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Tips for setting salaries and dealing with raise requests at your practice


 

Keith Borglum medical practice physician salaryKeith Borglum, CHBCIt is often difficult to determine how much to pay a particular staff person, and how much to pay them in relation to other staff in the office. This difficulty can be compounded by many factors.

Both employers and employees sometimes confuse salary and wages. Salaries are fixed amounts of pay per month. A wage is an hourly dollar amount. Most full-time staff work 2,000-2,200 hours per year. When paying a salary, you would think that you have a dependable, fixed amount for your budget, but that’s often not the case depending on the job description and the laws of your state. And job descriptions and laws are commonly in flux.

Many states have laws about which staff can be on a fixed salary. Often, salaried staff have to be either licensed personnel using their licensed skills more than 50% of the time on their job, or managers supervising at least five persons whose jobs the manager does not perform.

It can be tricky. Is your RN actually doing tasks requiring an RN license, or is s/he acting primarily in the role of a unlicensed medical assistant more than half time? Or do they spend time as a manager? If your office manager is managing five other staff, and you do a “reduction in force” by one person, what do you do? In both of these cases, you might need to be paying overtime wages, whether or not these persons are salaried.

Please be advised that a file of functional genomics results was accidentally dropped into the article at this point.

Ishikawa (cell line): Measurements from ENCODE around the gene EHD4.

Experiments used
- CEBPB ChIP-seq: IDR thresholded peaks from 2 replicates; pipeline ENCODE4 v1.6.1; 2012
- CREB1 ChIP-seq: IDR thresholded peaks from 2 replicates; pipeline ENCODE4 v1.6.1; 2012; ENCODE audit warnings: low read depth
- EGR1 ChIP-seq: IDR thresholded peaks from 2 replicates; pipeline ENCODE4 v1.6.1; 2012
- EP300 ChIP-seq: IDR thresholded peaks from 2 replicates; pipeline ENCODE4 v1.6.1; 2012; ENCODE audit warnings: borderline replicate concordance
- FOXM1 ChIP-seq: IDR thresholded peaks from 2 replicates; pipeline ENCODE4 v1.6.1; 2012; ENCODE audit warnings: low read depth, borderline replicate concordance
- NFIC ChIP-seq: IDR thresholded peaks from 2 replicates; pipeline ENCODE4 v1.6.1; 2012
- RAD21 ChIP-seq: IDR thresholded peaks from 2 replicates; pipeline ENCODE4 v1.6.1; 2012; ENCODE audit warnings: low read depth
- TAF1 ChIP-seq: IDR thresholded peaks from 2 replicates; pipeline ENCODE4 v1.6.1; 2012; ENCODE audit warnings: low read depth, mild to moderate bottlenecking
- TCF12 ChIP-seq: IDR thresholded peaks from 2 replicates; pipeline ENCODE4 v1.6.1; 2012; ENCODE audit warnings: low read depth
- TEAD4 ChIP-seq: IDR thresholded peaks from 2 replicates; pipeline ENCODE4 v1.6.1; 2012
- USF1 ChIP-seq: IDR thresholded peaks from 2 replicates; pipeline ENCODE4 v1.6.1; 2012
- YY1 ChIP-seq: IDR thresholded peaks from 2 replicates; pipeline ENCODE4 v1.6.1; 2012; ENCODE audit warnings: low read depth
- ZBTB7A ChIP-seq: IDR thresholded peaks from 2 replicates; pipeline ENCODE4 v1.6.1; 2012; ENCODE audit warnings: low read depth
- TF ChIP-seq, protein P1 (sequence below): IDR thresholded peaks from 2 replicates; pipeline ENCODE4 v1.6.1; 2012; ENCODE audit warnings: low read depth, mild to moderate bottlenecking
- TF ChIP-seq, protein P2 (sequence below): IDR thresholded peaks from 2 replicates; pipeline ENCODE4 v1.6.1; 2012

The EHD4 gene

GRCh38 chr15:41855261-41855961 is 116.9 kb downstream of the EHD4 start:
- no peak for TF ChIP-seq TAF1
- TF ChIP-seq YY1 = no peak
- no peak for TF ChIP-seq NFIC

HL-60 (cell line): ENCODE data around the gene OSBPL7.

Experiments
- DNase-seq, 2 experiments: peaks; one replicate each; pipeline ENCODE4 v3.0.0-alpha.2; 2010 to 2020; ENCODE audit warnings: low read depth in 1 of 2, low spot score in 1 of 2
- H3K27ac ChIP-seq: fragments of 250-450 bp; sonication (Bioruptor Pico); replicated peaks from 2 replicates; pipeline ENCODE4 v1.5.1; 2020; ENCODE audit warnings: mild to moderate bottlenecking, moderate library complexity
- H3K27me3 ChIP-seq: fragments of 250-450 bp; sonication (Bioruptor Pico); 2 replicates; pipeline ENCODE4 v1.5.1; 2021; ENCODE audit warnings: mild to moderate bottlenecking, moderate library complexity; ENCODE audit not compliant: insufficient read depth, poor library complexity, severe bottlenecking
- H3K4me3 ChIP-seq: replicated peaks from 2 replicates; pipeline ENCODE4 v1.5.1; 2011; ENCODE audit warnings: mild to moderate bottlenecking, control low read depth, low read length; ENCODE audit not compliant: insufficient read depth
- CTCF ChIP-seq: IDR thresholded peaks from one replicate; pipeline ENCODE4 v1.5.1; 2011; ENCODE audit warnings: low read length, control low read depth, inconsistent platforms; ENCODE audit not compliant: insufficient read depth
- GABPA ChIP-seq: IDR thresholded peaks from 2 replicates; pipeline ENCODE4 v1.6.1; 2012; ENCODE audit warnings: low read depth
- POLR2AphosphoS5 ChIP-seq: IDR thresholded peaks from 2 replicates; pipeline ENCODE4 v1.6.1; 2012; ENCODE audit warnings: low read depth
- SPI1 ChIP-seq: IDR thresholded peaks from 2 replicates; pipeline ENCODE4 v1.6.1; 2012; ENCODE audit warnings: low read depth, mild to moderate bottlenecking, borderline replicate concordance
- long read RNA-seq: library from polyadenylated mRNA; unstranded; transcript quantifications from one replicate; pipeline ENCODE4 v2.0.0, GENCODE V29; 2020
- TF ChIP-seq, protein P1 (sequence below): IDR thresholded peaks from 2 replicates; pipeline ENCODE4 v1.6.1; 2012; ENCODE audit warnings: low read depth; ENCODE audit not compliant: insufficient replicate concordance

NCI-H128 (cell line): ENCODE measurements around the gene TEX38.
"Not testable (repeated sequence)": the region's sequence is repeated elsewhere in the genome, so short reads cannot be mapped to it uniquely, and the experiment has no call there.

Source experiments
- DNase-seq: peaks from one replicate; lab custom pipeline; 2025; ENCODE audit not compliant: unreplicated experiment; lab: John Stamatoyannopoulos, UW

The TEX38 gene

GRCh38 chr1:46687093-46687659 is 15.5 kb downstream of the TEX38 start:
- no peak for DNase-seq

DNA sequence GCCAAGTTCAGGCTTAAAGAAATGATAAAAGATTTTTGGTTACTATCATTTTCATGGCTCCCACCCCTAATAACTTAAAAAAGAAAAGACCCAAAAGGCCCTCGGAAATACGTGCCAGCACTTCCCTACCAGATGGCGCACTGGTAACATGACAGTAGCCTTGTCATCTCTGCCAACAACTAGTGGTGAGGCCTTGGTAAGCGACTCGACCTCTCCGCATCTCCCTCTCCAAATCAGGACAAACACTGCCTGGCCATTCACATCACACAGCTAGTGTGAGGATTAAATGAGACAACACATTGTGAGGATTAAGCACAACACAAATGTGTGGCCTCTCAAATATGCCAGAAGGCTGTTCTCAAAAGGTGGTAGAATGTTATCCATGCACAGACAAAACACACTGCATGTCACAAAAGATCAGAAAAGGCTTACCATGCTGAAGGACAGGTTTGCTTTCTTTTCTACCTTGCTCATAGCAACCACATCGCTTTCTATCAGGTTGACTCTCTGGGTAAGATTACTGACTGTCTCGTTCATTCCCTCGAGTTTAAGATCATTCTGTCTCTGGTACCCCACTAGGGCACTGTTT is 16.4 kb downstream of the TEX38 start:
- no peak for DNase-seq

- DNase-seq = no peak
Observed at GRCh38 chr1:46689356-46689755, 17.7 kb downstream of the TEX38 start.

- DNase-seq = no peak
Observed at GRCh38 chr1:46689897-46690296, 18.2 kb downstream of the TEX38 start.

Salaried-staff are often due overtime wages by law if overtime is worked. Just putting them on a fixed salary does not circumvent the labor laws of your state. These are questions best answered by a labor attorney in your state, or more cost-effectively by just reading the employer guides provided free by your state Labor Board, Chamber of Commerce, or private vendors.

Factors affecting pay

Practices in high cost of living and urban locations often need to pay more to attract good staff than do practices in suburban locations.

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